An interview with Mia MacDonald by Brighter Green colleague, Anna Lappe, about China and the rapid rise in and dairy production is now up on Take a Bite Out of Climate Change. That’s Anna’s savory, savvy site that charts the intersection of food and global warming. She asked some great, and tough, questions. Read the full interview here, and Brighter Green’s China paper (in English or Chinese), below.
Here’s Anna’s intro to the piece:
Old MacDonald may have had a farm, but Mia MacDonald points out that the traditional farming way of life is giving way across the planet to the environmentally devastating factory farms we’ve pioneered in the West.
As an advisor to the “Take a Bite out of Climate Change” project, Mia has been an enormously helpful resource for understanding the global trends of industrialized agriculture. Through Brighter Green, her action think tank that helps advocacy groups take informed action through research and analysis, Mia is currently at work on a series of case studies, starting with China.
I met Mia nearly seven years ago, when we first crossed paths in our shared work with Nobel Prize winner, Dr. Wangari Maathai (that was before she became a Nobel Prize winner). Mia was with Wangari when they received the legendary phone call. They were on their way to meet with some of Wangari’s constituents outside of Nairobi; neither was expecting the call.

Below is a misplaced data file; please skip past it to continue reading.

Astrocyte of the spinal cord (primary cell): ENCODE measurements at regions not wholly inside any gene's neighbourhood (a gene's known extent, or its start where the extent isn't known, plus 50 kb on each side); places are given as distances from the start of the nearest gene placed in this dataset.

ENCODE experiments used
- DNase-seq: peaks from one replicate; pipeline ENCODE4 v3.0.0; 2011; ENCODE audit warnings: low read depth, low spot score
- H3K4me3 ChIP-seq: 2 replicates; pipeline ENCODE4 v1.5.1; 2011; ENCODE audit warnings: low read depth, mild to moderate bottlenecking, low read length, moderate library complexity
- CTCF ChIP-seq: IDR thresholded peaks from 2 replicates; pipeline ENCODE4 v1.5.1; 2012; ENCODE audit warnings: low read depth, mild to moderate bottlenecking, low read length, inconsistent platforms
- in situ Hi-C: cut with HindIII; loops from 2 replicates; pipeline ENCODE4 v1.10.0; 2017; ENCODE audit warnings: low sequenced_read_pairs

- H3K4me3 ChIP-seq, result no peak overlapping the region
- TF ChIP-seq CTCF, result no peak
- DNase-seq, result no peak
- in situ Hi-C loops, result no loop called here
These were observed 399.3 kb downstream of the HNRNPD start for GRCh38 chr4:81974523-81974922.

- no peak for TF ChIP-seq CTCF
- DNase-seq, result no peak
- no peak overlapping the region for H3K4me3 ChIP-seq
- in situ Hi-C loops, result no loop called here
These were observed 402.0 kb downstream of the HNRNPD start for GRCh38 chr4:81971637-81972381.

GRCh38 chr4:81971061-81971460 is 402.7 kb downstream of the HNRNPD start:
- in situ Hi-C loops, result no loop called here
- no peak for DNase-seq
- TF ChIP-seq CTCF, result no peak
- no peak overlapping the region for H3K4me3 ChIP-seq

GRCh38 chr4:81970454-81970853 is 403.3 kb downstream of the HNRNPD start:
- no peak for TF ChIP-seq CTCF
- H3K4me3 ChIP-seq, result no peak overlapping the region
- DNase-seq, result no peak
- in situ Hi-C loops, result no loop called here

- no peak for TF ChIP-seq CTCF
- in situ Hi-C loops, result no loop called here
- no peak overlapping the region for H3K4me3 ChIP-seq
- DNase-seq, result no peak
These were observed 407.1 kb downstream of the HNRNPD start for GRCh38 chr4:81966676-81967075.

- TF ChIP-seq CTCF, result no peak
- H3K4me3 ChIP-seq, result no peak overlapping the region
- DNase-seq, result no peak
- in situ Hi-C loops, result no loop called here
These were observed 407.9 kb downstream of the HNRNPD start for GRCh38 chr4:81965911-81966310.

In true Wangari fashion, despite the news—and pleas from international journalists to return immediately for photo ops in Nairobi—they continued on to a previously scheduled meeting in a rural village in Wangari’s Parliamentary district. Mia had a hand in helping Wangari pen her memoir, Unbowed, and has worked with her on her latest book, The Challenge for Africa, which will be published by Pantheon in April 2009.
I caught up with Mia recently and she let me pummel her with a few questions about Brighter Green’s new report, Skillful Means: The Challenges of China’s Encounter with Factory Farming, which delves into China, meat, and the connection with our climate.